Renggis was pure magic. The variety of colors and types of corals which made up the reef was blinding. Snorkeling there was like hovering over an enchanted forest (albeit the sort people think up when they are tripping on acid) where countless psychedelic fey-hued fishes swim so thickly around you that at times, you would think that there were more fish than water. We practically had the reefs around Renggis Island exclusively to ourselves, since only two boats where there at the time - ours and someone else's who didn't come in a too large group. I ranged pretty far from the group, feeling a brand of wanderlust that made me just want to swim and swim all day long in the brilliant green and blue, soaking up the holiday.
It got me completely hooked. I have half a mind to get a snorkel mask of my own soon seeing that I would definitely want to do it again if I ever find myself on a tropical island again.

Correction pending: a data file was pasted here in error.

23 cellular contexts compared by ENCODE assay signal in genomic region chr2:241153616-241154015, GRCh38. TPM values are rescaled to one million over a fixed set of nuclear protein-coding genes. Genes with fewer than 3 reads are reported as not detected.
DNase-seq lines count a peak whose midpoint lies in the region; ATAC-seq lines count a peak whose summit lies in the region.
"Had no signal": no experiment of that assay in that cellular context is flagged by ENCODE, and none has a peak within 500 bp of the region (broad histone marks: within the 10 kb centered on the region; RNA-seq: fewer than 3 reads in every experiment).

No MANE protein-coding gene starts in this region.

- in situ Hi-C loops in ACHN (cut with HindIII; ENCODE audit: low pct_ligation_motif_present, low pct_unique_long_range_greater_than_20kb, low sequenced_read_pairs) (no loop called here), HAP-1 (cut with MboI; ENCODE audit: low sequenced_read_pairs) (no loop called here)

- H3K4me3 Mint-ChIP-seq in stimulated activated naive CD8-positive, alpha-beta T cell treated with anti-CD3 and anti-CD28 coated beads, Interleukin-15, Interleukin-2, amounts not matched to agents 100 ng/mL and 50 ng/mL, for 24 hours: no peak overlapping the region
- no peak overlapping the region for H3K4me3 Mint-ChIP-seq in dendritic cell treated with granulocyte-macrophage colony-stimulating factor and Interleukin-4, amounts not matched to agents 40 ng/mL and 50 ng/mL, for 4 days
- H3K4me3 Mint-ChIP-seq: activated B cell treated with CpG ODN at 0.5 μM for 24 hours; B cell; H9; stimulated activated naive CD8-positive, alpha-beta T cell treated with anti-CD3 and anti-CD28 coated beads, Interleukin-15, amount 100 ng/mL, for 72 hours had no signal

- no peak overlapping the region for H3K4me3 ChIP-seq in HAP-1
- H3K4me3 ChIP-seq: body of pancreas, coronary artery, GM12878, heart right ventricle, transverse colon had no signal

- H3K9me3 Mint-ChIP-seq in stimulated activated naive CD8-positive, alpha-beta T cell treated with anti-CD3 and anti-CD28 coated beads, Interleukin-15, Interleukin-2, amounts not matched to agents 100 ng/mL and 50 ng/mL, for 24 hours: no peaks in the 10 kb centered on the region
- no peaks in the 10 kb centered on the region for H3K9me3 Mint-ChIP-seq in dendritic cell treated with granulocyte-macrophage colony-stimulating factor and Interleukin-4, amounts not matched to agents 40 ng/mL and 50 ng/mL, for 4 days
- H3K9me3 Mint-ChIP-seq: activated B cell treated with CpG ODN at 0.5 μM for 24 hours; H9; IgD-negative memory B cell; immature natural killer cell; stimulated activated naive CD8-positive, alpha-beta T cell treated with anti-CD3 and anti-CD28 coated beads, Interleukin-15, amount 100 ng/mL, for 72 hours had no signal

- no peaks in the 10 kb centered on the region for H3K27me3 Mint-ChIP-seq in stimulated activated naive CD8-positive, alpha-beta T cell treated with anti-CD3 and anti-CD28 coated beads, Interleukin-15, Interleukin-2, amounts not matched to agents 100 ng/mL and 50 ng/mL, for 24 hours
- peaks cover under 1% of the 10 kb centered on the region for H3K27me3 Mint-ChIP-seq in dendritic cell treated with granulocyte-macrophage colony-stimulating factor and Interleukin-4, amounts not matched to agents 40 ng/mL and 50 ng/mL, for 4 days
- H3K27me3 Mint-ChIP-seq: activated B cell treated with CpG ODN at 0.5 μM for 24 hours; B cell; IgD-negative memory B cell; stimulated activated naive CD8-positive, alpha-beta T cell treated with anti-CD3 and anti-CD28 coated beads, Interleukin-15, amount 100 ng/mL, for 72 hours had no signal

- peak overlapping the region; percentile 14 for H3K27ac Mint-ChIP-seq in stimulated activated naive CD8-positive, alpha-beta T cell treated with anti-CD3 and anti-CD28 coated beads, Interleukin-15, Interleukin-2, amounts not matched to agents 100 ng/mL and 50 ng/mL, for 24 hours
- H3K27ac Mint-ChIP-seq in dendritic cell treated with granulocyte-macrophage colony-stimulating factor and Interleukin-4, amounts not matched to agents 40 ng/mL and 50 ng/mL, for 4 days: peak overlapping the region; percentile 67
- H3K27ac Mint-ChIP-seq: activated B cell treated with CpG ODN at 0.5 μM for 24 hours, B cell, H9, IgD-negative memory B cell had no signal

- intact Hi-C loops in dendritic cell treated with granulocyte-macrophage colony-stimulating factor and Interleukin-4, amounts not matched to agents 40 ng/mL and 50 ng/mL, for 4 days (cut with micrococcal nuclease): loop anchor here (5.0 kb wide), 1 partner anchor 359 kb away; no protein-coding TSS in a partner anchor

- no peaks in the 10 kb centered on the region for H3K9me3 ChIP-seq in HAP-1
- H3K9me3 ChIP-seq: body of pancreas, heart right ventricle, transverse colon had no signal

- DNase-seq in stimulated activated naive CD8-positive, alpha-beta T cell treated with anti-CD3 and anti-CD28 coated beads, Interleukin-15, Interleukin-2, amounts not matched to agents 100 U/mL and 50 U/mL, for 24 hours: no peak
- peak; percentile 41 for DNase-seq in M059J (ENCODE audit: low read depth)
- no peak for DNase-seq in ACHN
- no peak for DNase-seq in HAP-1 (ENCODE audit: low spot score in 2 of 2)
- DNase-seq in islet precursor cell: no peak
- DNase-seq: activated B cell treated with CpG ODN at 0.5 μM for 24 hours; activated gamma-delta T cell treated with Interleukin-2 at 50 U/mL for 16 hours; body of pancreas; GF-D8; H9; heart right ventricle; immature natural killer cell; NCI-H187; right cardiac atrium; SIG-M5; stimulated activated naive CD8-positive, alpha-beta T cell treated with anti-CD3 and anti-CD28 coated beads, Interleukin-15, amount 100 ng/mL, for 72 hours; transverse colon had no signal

When we got back to Salang, everyone opted for a shower and a bit of snooze. I went alone with my rented snorkeling mask and spent the rest of the evening swimming over the nearby reefs, having as much fun as a two-year-old in a sandbox the size of a truck bed. I swear it's like the second coming of childhood for me. I forwent the lifejacket because I felt it to be too stifling and cumbersome - and it was really awkward to swim with one on. I learnt how to stay so still that fishes will swim right up to my mask and peered in at me curiously (I stopped doing that when some blue fishes so dark they were almost black kept mistaking me for a bloater floater and insisted on taking exploratory bites off my extremities). I realised that the crackling sound I heard when I hover over a coral reef was actually the noise of fishes nibbling on the coral.
I have said it before and I'll say it again. I am against shark-fishing and I didn't simply oppose it just because it's cruel (they cut off the the fins and dump the sharks back into the water to drown - 'cause they can't breathe when they can't swim). I am also against it because sharks are important predators of coral ecology. They keep the number of coral-eating fishes down so that they won't eat up entire coral reef systems which takes millions of years to grow - coral reefs which host immense biodiversity of species in our oceans. If you understand the consequences of shark fishing and yet you still eat shark fin, you get no respect from me. I hate people who eat shark fin, you hear me?